Amongst the plethora of PhDs, hard data sets, hypotheses, and highly involved line graphs at the Heartland Institute’s 6th annual International Conference on Climate Change, a couple things can be simplified enough for the layperson to come away with and feel somewhat educated on the matter.
The two opposing sides are laid out thus: the first position, which is heralded by the Intergovernmental Panel on Climate Change (IPCC) established by the United Nations Environment Programme (UNEP) was argued at the conference by Dr. Scott Denning of Colorado State University. He said that the effect of humans in emitting greenhouse gases has contributed substantially to warming the earth. The second position, which is heralded by scientists such as Dr. Roy Spencer of the University of Alabama and Dr. Willie Soon of Harvard is that the human effects on climate are not substantial. They argue that such changes are due more to natural seasonal cycles of climate.
Dr. Denning, in his presentations, offered a colorful illustration of his main points which included his dancing impression of molecules. But the heart of his argument is that the CO2 that is released from humans is decidedly more than what is absorbed by the ocean and plant life and this residual CO2 will be in effect in the atmosphere for a very long time. He said that the greenhouse effect of CO2 produces heat, and doubling the CO2 in the air adds the equivalent of 4 watts of heat per square meter (which could happen well within this century), which is enough to heat the Earth at an undesirable rate. Dr. Denning goes on to say that in this century, if China and India continue to industrialize with the methods they are now using, that will increase the CO2 at an even greater rate and will be all for the worse.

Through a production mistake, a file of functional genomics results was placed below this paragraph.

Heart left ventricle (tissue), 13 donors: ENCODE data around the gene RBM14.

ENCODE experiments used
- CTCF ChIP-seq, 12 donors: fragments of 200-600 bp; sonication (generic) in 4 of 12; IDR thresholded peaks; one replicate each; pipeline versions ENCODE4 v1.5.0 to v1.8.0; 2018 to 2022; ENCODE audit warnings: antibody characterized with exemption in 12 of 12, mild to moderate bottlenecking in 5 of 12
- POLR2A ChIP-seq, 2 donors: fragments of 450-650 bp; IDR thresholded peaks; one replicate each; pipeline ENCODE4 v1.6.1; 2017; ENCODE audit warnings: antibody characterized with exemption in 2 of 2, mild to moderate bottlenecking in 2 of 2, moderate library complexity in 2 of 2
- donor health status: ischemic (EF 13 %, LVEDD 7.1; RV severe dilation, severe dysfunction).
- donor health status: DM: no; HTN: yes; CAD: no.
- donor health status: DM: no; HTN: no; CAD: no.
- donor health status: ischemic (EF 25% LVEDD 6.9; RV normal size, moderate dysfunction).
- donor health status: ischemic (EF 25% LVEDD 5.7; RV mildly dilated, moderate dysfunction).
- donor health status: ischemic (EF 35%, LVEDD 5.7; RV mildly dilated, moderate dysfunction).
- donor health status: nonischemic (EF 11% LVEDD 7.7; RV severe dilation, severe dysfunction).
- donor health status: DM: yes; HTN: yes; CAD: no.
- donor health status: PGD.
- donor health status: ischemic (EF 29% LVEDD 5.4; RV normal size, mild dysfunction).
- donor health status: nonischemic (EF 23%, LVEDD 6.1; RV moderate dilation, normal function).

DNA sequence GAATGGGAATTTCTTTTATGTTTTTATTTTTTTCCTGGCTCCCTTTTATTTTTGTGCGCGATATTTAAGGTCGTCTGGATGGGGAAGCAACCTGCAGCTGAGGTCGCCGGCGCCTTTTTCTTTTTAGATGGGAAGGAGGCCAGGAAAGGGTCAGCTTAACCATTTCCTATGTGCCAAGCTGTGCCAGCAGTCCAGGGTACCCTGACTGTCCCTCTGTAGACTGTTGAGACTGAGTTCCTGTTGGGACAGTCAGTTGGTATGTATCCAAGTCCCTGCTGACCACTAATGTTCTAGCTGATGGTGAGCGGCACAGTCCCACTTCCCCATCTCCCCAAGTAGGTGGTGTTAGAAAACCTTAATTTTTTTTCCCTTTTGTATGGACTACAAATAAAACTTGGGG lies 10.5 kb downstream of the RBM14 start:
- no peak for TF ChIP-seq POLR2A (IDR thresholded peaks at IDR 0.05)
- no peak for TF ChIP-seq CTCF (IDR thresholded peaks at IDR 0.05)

On the other side, the argument is taken up by Dr. Roy Spencer who argues that “warmistst” believe in a sensitive climate system which is due to the carbon that humans are pumping into the air but he argues that the data collected and properly interpreted from NASA satellites suggest an insensitive climate system. Thus, he concludes, that carbon dioxide is not producing the warming that is noticeable and that a natural explanation must be in effect.
That natural explanation is taken up by Dr. Willie Soon who comically analogizes that the sun has a lot more to do with global warming than CO2 and that:
“There is no convincing evidence from each of the individual climate proxies to suggest that higher temperatures occurred in the 20th century than in the Medieval Warm Period. Nor is there any convincing evidence to suggest that either the rate of increase or the duration of warming during the 20th century were greater than in the Medieval Warm Period.”
That would put the greatest increase in temperatures before the industrial revolution, and would argue against mankind’s alleged contribution to global warming.
Val Jensen is an intern at the American Journalism Center, a training program run by Accuracy in Media and Accuracy in Academia.
If you would like to comment on this article, e-mail firstname.lastname@example.org